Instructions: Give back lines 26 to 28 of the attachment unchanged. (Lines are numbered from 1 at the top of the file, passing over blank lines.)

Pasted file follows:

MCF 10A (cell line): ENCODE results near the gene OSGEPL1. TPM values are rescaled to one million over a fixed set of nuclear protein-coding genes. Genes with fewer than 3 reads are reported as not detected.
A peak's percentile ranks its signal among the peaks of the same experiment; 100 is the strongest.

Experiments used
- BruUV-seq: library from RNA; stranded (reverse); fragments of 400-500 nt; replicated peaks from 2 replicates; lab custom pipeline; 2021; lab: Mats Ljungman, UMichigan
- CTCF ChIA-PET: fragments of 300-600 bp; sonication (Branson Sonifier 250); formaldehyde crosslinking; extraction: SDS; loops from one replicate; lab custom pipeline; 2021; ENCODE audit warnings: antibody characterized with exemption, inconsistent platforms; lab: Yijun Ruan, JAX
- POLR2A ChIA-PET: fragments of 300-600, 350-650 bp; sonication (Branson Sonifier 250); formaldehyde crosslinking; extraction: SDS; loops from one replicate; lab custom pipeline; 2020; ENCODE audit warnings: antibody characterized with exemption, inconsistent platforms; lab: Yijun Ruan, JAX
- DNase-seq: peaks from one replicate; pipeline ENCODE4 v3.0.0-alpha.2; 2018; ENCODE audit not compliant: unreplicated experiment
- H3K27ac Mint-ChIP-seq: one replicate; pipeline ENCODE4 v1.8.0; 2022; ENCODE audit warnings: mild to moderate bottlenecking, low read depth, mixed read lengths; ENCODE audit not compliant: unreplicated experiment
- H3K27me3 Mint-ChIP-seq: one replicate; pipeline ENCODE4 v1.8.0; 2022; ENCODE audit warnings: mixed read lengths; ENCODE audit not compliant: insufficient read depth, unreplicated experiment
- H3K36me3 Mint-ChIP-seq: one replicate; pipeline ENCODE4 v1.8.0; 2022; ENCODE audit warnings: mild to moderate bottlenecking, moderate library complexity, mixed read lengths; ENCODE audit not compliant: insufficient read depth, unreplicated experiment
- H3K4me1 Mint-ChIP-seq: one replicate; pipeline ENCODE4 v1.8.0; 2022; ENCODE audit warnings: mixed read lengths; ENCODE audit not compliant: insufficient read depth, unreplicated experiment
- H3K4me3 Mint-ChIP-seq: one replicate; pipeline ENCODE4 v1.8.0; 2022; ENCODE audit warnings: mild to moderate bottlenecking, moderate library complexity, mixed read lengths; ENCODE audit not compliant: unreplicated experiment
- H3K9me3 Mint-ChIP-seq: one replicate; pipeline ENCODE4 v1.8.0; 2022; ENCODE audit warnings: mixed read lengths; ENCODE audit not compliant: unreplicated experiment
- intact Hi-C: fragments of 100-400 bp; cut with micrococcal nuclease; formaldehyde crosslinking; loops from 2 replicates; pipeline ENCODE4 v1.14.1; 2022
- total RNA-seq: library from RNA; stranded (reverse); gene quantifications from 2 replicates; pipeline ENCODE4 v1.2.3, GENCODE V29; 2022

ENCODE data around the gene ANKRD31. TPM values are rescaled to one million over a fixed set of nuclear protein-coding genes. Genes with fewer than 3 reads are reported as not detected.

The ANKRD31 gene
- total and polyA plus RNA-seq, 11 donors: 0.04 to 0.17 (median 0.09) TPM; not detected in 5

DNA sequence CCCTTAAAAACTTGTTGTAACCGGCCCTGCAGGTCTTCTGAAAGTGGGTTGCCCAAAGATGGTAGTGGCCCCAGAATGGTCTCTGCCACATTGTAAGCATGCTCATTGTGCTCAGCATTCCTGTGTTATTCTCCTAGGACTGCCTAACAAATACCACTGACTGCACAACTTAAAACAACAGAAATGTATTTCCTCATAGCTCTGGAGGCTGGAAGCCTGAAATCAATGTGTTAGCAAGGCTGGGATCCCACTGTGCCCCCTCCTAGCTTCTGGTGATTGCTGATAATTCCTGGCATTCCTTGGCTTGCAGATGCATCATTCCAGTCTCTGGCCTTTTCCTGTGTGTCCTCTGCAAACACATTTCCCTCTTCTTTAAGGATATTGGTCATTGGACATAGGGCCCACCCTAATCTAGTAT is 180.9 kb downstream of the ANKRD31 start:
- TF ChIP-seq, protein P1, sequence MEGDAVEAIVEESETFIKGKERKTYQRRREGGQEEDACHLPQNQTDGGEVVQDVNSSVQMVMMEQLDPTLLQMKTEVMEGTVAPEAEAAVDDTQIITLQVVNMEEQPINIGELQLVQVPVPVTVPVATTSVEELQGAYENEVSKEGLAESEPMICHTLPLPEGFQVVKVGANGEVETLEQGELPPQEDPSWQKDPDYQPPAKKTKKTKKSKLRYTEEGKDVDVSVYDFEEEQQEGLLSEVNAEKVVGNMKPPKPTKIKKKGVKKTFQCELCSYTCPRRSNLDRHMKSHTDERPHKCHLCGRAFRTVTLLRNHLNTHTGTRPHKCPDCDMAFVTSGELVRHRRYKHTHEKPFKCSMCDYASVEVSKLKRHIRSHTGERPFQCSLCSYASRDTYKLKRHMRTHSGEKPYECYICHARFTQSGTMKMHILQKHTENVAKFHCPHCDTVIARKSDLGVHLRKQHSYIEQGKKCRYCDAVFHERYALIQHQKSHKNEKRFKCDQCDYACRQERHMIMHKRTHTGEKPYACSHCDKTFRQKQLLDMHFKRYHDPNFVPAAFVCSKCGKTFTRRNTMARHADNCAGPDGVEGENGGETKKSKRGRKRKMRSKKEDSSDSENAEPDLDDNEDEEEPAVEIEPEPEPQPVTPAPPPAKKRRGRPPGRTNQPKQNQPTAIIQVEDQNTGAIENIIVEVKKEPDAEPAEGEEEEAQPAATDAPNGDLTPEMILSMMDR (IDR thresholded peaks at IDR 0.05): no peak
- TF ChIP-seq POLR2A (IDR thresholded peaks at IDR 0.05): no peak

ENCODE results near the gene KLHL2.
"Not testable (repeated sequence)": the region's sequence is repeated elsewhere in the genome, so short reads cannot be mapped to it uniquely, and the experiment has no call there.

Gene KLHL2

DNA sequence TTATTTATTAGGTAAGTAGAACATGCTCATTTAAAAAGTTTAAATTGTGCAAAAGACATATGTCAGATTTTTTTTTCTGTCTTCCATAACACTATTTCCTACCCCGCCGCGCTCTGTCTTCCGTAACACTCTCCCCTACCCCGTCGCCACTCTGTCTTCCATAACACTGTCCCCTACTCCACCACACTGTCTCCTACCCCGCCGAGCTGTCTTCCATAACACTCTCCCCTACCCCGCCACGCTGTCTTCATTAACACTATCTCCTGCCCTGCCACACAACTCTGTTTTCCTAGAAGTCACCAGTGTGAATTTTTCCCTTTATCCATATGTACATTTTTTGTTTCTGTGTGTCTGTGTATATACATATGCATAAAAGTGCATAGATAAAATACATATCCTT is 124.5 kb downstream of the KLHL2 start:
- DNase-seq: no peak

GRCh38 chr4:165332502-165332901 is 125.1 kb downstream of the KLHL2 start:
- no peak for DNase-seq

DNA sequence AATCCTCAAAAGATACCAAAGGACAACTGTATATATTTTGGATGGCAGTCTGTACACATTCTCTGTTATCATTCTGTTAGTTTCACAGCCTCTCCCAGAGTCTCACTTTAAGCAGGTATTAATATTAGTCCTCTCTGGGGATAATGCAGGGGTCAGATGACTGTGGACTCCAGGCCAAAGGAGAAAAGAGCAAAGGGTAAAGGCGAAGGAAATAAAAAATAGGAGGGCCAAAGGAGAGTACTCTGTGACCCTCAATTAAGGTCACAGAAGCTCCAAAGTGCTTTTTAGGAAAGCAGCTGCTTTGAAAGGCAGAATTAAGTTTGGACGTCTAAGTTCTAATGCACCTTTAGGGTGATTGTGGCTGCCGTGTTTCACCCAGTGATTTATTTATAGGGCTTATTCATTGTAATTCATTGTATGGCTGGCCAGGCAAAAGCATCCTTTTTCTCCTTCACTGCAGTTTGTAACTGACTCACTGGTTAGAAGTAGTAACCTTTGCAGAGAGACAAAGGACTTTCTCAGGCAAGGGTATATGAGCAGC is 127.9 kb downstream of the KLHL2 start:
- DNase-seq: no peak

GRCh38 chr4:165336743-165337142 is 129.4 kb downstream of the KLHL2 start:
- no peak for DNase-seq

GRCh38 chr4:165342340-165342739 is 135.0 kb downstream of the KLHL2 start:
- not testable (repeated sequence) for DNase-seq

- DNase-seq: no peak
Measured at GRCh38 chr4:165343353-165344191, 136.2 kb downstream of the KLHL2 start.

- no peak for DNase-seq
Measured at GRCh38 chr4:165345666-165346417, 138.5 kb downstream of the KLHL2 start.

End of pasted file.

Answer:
- DNase-seq: no peak

GRCh38 chr4:165332502-165332901 is 125.1 kb downstream of the KLHL2 start:
- no peak for DNase-seq